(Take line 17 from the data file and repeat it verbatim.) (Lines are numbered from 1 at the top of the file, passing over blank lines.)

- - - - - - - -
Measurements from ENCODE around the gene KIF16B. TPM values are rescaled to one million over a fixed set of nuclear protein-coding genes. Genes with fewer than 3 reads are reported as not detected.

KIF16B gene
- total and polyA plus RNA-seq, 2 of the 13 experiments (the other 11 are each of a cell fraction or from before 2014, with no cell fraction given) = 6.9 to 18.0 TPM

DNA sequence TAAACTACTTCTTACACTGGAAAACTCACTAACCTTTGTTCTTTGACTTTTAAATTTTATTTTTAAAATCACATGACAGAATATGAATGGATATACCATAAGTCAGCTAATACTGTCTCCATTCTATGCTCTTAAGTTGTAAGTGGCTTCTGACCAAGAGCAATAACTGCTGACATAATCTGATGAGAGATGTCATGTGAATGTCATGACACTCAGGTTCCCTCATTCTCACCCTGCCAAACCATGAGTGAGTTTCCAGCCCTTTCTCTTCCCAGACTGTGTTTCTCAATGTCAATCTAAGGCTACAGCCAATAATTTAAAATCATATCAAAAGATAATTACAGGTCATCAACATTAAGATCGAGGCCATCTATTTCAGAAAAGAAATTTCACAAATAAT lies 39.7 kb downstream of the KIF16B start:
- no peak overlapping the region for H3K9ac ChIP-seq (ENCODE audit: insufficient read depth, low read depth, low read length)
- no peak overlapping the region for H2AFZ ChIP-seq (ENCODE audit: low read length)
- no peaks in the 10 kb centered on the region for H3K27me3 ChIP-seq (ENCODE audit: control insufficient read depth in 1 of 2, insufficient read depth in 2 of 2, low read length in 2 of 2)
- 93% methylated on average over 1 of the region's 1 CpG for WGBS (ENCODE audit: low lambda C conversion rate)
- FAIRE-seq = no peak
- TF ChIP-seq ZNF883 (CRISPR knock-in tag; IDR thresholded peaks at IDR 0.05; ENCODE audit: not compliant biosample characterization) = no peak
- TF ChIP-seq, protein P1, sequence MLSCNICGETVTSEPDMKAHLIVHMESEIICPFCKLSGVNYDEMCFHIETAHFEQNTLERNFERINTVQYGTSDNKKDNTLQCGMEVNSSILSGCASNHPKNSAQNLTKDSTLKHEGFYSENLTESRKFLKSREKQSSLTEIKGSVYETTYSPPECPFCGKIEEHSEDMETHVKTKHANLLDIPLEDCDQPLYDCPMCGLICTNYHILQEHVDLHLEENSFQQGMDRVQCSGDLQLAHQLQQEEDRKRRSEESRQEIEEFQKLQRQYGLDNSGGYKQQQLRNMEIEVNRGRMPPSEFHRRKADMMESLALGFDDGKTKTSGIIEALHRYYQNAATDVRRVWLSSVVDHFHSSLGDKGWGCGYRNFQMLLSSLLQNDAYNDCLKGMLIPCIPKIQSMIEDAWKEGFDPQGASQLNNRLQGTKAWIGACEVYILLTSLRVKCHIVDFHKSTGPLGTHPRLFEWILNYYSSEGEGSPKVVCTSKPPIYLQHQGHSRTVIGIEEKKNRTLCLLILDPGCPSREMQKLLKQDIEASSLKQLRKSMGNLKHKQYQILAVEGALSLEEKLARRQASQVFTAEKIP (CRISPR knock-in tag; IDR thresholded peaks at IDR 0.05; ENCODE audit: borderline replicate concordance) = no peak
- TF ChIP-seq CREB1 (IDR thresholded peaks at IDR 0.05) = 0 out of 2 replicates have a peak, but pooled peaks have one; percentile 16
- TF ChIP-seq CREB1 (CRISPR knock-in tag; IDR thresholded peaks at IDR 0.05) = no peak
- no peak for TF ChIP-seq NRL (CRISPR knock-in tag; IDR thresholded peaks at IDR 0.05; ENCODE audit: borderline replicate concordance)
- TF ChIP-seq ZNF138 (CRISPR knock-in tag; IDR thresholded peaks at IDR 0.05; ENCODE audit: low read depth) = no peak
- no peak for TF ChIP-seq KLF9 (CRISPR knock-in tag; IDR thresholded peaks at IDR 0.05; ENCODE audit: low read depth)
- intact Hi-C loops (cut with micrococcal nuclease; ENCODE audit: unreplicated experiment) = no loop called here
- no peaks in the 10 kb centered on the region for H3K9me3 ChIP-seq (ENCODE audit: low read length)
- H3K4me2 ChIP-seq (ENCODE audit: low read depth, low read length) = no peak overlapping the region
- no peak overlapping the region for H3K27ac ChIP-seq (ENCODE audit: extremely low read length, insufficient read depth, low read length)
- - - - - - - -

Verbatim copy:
- intact Hi-C loops (cut with micrococcal nuclease; ENCODE audit: unreplicated experiment) = no loop called here